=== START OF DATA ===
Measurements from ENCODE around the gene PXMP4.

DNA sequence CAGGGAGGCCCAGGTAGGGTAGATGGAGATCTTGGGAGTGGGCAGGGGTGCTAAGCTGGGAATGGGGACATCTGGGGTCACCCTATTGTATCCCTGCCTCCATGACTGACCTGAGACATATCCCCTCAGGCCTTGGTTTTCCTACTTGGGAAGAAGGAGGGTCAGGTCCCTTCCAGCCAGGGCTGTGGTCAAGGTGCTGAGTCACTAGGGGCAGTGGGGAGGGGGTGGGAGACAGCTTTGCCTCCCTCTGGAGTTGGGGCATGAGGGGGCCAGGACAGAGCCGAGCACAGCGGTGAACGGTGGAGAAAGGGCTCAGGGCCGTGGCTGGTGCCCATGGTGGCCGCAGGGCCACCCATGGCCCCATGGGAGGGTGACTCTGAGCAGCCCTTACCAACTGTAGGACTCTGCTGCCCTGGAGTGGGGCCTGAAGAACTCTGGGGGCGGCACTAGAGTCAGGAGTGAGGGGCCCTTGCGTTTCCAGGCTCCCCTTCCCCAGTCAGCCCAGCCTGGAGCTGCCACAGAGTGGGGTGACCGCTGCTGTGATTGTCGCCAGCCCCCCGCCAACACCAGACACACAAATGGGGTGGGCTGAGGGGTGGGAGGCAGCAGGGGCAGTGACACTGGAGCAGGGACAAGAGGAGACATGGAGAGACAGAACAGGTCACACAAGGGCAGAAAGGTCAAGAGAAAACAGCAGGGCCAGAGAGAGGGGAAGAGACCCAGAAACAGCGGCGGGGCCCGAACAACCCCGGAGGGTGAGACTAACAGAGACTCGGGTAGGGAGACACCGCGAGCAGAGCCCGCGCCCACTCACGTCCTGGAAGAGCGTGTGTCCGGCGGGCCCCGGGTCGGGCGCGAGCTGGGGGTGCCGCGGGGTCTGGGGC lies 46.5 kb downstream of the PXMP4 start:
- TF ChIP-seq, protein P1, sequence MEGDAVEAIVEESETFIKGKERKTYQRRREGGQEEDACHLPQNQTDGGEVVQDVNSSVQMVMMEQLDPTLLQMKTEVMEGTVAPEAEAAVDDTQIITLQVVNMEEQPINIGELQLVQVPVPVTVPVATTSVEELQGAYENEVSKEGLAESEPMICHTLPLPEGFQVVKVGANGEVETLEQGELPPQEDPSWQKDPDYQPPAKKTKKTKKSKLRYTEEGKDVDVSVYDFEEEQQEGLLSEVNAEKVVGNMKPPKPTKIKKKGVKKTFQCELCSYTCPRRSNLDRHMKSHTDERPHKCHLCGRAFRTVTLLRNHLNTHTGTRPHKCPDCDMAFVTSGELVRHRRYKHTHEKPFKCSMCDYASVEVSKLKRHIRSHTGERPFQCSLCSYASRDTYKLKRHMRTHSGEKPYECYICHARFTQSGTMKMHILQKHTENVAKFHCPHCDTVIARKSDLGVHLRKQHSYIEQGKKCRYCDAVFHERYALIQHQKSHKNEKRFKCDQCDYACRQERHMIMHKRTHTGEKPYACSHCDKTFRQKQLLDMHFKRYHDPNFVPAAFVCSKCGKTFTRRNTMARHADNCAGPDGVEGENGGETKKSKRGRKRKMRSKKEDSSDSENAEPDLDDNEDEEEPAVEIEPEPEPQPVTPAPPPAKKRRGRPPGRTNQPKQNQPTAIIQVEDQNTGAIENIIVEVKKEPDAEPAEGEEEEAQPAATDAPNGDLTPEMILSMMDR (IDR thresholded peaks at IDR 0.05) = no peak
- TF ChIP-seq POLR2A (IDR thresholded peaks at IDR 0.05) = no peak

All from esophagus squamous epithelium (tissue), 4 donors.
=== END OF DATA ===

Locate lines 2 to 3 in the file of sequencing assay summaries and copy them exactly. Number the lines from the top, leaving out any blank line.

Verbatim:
DNA sequence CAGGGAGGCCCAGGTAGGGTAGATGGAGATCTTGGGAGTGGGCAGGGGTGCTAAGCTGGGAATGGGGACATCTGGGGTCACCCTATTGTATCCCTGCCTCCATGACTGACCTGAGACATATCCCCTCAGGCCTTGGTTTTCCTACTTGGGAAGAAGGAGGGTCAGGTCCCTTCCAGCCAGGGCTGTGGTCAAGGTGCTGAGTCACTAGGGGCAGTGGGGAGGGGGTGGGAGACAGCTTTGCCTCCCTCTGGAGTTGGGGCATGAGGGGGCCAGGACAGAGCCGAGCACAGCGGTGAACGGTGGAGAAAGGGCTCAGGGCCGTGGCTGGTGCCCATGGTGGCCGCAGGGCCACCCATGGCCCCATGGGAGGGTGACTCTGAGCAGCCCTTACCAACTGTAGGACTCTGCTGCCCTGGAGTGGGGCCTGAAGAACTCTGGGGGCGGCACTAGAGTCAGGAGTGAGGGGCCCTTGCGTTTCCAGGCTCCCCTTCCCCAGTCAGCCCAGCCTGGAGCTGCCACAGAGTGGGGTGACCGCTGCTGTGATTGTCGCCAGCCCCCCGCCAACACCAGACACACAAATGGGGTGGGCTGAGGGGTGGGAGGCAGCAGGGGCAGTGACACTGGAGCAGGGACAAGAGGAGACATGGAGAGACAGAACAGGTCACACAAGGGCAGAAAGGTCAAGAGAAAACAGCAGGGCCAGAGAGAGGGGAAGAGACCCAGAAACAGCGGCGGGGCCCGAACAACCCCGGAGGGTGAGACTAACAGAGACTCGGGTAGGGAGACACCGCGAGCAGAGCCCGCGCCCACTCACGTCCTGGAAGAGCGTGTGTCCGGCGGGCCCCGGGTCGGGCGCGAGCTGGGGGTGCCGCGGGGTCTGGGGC lies 46.5 kb downstream of the PXMP4 start:
- TF ChIP-seq, protein P1, sequence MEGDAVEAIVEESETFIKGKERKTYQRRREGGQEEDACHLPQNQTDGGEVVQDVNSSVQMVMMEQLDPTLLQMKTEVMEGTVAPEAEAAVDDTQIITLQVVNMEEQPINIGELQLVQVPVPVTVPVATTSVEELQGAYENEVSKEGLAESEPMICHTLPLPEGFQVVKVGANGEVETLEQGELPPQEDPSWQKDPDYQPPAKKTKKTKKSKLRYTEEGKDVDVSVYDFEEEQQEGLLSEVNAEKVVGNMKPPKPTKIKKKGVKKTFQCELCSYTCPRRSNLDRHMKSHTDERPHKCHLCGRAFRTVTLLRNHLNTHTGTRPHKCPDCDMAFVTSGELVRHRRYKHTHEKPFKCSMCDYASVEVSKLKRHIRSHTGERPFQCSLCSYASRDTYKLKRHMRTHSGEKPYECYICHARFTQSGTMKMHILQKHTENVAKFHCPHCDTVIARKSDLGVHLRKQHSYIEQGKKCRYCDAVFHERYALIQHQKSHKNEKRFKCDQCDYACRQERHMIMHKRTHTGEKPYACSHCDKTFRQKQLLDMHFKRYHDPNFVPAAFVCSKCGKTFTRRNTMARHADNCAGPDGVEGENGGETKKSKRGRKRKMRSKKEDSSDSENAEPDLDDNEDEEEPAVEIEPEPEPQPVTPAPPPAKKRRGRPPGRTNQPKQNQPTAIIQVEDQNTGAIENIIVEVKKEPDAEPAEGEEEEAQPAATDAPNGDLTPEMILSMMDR (IDR thresholded peaks at IDR 0.05) = no peak